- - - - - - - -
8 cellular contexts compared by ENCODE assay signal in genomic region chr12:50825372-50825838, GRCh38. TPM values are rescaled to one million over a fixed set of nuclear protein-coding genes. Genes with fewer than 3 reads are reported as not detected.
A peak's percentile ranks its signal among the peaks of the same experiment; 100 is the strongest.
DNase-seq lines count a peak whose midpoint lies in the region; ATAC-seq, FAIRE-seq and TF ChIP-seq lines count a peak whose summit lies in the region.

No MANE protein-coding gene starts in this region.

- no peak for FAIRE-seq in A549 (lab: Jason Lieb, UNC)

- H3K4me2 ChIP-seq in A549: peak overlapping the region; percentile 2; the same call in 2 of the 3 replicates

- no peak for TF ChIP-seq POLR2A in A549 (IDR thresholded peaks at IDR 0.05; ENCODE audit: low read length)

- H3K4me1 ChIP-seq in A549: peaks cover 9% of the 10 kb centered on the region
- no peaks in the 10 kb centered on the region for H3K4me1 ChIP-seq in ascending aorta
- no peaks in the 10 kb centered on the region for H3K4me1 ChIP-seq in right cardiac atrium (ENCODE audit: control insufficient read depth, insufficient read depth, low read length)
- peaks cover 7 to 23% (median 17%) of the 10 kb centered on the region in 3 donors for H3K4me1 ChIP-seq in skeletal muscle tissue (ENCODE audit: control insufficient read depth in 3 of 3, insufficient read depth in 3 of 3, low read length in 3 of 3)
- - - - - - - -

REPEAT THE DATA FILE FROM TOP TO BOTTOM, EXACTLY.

8 cellular contexts compared by ENCODE assay signal in genomic region chr12:50825372-50825838, GRCh38. TPM values are rescaled to one million over a fixed set of nuclear protein-coding genes. Genes with fewer than 3 reads are reported as not detected.
A peak's percentile ranks its signal among the peaks of the same experiment; 100 is the strongest.
DNase-seq lines count a peak whose midpoint lies in the region; ATAC-seq, FAIRE-seq and TF ChIP-seq lines count a peak whose summit lies in the region.

No MANE protein-coding gene starts in this region.

- no peak for FAIRE-seq in A549 (lab: Jason Lieb, UNC)

- H3K4me2 ChIP-seq in A549: peak overlapping the region; percentile 2; the same call in 2 of the 3 replicates

- no peak for TF ChIP-seq POLR2A in A549 (IDR thresholded peaks at IDR 0.05; ENCODE audit: low read length)

- H3K4me1 ChIP-seq in A549: peaks cover 9% of the 10 kb centered on the region
- no peaks in the 10 kb centered on the region for H3K4me1 ChIP-seq in ascending aorta
- no peaks in the 10 kb centered on the region for H3K4me1 ChIP-seq in right cardiac atrium (ENCODE audit: control insufficient read depth, insufficient read depth, low read length)
- peaks cover 7 to 23% (median 17%) of the 10 kb centered on the region in 3 donors for H3K4me1 ChIP-seq in skeletal muscle tissue (ENCODE audit: control insufficient read depth in 3 of 3, insufficient read depth in 3 of 3, low read length in 3 of 3)